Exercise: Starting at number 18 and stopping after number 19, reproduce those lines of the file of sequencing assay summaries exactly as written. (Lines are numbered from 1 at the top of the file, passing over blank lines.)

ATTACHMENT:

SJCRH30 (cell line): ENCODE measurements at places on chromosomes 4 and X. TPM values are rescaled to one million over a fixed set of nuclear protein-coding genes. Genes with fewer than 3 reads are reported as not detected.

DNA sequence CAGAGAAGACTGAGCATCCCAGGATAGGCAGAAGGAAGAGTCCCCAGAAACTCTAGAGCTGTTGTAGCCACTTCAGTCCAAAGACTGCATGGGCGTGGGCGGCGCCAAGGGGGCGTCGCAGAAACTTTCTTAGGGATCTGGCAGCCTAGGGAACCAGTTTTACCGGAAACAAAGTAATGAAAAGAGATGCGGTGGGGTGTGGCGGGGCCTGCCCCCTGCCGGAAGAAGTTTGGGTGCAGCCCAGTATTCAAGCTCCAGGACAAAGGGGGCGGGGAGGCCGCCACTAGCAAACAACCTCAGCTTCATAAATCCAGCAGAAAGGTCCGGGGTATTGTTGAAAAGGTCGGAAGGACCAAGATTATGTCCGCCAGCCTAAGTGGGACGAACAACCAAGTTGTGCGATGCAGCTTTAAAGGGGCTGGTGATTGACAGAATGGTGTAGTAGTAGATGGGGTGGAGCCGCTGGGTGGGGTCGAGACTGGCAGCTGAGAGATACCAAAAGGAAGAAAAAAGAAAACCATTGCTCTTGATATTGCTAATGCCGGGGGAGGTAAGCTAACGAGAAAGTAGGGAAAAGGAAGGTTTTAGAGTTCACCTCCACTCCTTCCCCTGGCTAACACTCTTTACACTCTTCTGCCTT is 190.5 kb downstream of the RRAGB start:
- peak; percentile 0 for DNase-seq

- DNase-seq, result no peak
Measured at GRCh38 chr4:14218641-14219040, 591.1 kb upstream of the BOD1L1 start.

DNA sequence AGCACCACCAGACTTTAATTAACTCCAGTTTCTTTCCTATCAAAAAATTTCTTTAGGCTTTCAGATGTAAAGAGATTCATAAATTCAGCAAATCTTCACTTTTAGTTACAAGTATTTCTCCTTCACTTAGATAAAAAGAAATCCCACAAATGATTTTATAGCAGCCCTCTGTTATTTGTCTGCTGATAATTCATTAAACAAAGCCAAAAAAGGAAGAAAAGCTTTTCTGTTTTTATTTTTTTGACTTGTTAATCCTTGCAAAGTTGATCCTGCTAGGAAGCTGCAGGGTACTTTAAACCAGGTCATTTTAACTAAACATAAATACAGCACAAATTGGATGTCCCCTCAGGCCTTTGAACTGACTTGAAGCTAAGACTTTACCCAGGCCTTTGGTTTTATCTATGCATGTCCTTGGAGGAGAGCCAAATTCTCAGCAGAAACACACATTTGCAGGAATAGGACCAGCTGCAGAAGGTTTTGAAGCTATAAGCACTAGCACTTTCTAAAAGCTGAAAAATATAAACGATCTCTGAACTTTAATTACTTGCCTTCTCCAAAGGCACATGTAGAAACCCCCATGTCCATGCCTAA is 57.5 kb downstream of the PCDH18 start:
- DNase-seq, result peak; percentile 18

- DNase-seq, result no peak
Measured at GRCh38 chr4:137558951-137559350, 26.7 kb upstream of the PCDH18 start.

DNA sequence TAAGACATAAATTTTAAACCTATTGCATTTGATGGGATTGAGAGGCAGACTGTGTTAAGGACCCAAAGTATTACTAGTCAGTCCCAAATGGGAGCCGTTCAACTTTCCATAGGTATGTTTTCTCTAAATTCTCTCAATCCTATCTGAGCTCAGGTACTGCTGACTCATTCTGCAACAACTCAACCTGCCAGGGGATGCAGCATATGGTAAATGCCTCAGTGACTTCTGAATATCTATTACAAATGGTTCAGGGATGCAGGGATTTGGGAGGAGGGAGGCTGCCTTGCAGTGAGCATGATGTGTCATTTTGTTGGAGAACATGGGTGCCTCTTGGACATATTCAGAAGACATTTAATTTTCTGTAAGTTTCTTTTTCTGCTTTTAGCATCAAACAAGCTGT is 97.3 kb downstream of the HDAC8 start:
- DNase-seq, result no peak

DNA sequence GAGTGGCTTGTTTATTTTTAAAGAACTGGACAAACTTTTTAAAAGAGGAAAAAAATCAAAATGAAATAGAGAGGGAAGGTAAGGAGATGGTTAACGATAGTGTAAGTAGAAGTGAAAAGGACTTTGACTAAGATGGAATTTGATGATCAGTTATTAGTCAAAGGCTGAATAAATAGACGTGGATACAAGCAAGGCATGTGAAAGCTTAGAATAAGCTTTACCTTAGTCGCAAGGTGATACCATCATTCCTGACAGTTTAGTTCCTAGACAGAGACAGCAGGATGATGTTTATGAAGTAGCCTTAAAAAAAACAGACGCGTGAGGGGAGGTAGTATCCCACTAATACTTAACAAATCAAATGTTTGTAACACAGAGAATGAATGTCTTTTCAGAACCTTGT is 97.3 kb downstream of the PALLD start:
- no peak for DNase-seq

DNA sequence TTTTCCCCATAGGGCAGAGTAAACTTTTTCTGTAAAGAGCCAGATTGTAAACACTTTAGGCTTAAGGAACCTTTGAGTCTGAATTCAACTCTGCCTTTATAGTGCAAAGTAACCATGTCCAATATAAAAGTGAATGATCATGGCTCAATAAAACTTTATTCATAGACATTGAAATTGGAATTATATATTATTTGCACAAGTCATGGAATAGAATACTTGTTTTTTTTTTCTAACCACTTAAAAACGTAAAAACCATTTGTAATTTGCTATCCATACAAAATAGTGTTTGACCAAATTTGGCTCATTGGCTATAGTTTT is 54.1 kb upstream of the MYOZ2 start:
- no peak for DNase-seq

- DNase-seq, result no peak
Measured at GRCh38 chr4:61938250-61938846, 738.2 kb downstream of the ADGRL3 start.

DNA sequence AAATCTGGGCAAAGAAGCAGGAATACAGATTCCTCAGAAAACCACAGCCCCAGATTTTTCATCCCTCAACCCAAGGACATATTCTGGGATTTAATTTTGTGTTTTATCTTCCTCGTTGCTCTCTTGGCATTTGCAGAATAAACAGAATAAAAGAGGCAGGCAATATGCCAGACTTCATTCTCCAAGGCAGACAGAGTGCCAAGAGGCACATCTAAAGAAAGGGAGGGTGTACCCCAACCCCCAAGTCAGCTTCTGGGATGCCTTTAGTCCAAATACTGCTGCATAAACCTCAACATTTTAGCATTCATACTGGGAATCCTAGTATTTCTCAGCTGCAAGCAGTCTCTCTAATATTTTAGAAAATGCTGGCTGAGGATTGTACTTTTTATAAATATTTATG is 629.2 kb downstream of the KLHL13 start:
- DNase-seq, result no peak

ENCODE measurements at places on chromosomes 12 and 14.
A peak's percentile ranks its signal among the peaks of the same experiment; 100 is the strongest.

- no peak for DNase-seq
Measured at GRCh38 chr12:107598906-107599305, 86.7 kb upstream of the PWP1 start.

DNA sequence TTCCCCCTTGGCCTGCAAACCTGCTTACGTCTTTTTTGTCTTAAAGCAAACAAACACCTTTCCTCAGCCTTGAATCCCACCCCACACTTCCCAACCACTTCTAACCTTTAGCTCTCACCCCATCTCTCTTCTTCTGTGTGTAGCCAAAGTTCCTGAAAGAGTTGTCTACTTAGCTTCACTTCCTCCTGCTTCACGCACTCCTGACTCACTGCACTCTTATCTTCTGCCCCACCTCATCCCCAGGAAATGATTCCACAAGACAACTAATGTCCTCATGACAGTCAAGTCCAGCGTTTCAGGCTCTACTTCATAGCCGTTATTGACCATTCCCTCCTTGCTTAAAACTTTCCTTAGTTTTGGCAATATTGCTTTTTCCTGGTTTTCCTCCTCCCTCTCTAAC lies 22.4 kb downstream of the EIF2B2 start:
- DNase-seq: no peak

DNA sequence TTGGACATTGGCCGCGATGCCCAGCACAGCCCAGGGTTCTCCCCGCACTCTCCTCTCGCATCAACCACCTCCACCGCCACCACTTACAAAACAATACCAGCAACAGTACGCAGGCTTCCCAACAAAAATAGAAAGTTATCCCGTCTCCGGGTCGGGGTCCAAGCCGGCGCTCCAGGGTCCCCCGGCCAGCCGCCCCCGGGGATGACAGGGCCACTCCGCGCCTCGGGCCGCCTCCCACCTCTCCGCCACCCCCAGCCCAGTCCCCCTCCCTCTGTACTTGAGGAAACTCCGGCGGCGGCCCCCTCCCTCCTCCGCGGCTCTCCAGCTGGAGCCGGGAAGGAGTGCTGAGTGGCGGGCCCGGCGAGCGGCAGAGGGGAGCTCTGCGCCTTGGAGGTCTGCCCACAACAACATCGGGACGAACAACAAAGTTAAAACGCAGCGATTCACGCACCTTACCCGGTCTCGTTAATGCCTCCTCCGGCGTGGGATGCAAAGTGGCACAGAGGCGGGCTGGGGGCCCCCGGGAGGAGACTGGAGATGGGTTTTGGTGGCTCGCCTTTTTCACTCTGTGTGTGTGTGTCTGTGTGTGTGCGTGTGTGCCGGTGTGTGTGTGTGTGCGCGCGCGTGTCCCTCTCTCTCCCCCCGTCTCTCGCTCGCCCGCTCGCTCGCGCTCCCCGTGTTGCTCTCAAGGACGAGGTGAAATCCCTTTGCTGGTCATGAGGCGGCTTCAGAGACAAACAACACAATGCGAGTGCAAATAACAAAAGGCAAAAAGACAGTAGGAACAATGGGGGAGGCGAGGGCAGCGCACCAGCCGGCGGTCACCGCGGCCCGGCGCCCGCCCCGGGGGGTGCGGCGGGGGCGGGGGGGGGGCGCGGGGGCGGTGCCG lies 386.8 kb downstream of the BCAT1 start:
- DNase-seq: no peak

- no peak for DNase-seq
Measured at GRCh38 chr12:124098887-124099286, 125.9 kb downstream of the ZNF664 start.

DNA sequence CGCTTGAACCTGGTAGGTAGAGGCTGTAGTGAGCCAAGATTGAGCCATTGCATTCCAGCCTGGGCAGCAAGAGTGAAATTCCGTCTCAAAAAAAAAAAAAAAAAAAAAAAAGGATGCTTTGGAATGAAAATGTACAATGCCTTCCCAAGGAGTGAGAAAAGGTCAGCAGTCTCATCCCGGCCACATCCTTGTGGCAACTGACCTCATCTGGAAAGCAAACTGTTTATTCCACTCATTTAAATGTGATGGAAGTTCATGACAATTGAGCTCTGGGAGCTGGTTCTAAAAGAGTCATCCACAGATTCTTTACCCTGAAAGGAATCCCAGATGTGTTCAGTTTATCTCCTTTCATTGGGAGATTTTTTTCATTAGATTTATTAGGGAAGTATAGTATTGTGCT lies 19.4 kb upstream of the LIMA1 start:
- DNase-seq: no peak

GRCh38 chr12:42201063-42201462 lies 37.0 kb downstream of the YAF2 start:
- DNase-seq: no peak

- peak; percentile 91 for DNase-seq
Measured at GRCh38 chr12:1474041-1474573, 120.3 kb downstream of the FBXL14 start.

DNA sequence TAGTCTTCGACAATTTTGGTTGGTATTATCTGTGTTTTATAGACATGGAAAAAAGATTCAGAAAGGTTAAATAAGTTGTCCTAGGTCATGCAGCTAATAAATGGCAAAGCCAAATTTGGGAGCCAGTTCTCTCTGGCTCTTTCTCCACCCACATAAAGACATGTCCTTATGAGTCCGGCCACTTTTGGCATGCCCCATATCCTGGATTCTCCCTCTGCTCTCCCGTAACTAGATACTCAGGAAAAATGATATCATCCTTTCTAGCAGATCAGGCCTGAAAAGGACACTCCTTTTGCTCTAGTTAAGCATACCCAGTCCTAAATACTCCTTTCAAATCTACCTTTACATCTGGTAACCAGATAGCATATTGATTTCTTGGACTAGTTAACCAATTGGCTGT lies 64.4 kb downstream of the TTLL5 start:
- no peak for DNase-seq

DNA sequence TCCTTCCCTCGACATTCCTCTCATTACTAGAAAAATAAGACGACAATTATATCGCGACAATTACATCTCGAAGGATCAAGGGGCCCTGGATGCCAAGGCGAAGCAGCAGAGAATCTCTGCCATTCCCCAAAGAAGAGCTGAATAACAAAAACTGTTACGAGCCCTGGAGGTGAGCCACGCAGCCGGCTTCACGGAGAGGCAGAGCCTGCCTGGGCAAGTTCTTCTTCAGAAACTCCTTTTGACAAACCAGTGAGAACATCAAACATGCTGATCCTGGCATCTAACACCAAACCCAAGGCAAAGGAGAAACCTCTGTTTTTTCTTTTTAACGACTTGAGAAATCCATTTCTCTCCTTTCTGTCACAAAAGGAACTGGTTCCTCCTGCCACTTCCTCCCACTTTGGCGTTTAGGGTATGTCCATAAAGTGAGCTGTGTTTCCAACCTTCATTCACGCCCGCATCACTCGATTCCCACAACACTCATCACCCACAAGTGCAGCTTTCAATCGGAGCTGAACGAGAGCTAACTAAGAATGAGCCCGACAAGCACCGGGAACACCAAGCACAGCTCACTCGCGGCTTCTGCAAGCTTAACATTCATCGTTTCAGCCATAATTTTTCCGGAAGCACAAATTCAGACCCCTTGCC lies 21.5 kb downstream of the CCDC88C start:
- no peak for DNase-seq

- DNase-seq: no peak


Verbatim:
DNA sequence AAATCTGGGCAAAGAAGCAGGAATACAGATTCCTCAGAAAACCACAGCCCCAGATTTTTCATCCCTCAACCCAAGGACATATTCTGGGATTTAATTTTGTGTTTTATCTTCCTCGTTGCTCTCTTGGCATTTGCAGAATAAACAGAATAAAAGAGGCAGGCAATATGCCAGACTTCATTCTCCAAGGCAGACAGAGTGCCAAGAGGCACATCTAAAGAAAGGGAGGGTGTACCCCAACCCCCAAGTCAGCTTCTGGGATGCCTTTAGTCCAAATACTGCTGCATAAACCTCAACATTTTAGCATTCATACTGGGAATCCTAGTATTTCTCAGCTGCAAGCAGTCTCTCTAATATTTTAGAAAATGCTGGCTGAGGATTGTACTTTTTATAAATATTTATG is 629.2 kb downstream of the KLHL13 start:
- DNase-seq, result no peak